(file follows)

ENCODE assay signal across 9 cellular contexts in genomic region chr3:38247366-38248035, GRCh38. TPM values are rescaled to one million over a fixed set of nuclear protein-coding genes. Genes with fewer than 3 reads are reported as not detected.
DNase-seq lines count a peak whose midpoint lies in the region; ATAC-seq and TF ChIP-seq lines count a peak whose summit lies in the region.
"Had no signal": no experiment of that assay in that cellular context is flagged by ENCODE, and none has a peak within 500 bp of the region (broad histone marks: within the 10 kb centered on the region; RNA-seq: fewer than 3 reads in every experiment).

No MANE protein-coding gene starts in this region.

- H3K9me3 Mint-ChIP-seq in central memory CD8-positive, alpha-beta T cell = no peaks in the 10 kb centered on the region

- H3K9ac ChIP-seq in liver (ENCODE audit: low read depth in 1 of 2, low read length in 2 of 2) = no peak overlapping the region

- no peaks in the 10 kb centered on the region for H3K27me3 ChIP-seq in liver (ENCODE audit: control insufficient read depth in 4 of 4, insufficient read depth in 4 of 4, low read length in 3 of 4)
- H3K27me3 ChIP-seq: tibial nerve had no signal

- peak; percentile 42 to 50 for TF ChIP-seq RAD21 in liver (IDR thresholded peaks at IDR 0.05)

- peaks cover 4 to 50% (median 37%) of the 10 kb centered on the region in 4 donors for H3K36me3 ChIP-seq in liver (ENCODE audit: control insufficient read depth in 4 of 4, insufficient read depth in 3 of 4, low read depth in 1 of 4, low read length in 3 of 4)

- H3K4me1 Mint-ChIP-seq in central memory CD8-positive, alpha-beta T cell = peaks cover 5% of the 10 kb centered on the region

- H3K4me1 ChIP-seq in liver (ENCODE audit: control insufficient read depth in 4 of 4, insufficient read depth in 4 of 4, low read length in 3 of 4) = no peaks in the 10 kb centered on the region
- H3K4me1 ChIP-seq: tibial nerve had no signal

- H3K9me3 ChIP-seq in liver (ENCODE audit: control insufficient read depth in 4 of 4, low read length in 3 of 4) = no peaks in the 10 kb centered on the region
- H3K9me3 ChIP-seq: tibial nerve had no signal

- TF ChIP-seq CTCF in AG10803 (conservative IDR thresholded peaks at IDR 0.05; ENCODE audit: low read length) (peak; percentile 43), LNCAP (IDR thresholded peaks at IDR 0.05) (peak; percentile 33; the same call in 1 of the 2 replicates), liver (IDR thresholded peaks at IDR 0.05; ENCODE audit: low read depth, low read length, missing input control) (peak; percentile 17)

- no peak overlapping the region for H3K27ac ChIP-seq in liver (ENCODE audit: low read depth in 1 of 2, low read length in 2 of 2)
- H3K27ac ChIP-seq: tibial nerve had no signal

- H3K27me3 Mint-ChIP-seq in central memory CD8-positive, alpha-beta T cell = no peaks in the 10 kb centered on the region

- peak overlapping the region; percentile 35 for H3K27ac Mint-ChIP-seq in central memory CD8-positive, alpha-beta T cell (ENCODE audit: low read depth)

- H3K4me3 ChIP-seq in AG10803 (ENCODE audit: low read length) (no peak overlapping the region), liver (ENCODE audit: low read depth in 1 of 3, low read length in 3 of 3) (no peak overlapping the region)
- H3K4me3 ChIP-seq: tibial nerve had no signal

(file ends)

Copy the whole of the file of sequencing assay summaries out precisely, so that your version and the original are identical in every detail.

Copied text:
ENCODE assay signal across 9 cellular contexts in genomic region chr3:38247366-38248035, GRCh38. TPM values are rescaled to one million over a fixed set of nuclear protein-coding genes. Genes with fewer than 3 reads are reported as not detected.
DNase-seq lines count a peak whose midpoint lies in the region; ATAC-seq and TF ChIP-seq lines count a peak whose summit lies in the region.
"Had no signal": no experiment of that assay in that cellular context is flagged by ENCODE, and none has a peak within 500 bp of the region (broad histone marks: within the 10 kb centered on the region; RNA-seq: fewer than 3 reads in every experiment).

No MANE protein-coding gene starts in this region.

- H3K9me3 Mint-ChIP-seq in central memory CD8-positive, alpha-beta T cell = no peaks in the 10 kb centered on the region

- H3K9ac ChIP-seq in liver (ENCODE audit: low read depth in 1 of 2, low read length in 2 of 2) = no peak overlapping the region

- no peaks in the 10 kb centered on the region for H3K27me3 ChIP-seq in liver (ENCODE audit: control insufficient read depth in 4 of 4, insufficient read depth in 4 of 4, low read length in 3 of 4)
- H3K27me3 ChIP-seq: tibial nerve had no signal

- peak; percentile 42 to 50 for TF ChIP-seq RAD21 in liver (IDR thresholded peaks at IDR 0.05)

- peaks cover 4 to 50% (median 37%) of the 10 kb centered on the region in 4 donors for H3K36me3 ChIP-seq in liver (ENCODE audit: control insufficient read depth in 4 of 4, insufficient read depth in 3 of 4, low read depth in 1 of 4, low read length in 3 of 4)

- H3K4me1 Mint-ChIP-seq in central memory CD8-positive, alpha-beta T cell = peaks cover 5% of the 10 kb centered on the region

- H3K4me1 ChIP-seq in liver (ENCODE audit: control insufficient read depth in 4 of 4, insufficient read depth in 4 of 4, low read length in 3 of 4) = no peaks in the 10 kb centered on the region
- H3K4me1 ChIP-seq: tibial nerve had no signal

- H3K9me3 ChIP-seq in liver (ENCODE audit: control insufficient read depth in 4 of 4, low read length in 3 of 4) = no peaks in the 10 kb centered on the region
- H3K9me3 ChIP-seq: tibial nerve had no signal

- TF ChIP-seq CTCF in AG10803 (conservative IDR thresholded peaks at IDR 0.05; ENCODE audit: low read length) (peak; percentile 43), LNCAP (IDR thresholded peaks at IDR 0.05) (peak; percentile 33; the same call in 1 of the 2 replicates), liver (IDR thresholded peaks at IDR 0.05; ENCODE audit: low read depth, low read length, missing input control) (peak; percentile 17)

- no peak overlapping the region for H3K27ac ChIP-seq in liver (ENCODE audit: low read depth in 1 of 2, low read length in 2 of 2)
- H3K27ac ChIP-seq: tibial nerve had no signal

- H3K27me3 Mint-ChIP-seq in central memory CD8-positive, alpha-beta T cell = no peaks in the 10 kb centered on the region

- peak overlapping the region; percentile 35 for H3K27ac Mint-ChIP-seq in central memory CD8-positive, alpha-beta T cell (ENCODE audit: low read depth)

- H3K4me3 ChIP-seq in AG10803 (ENCODE audit: low read length) (no peak overlapping the region), liver (ENCODE audit: low read depth in 1 of 3, low read length in 3 of 3) (no peak overlapping the region)
- H3K4me3 ChIP-seq: tibial nerve had no signal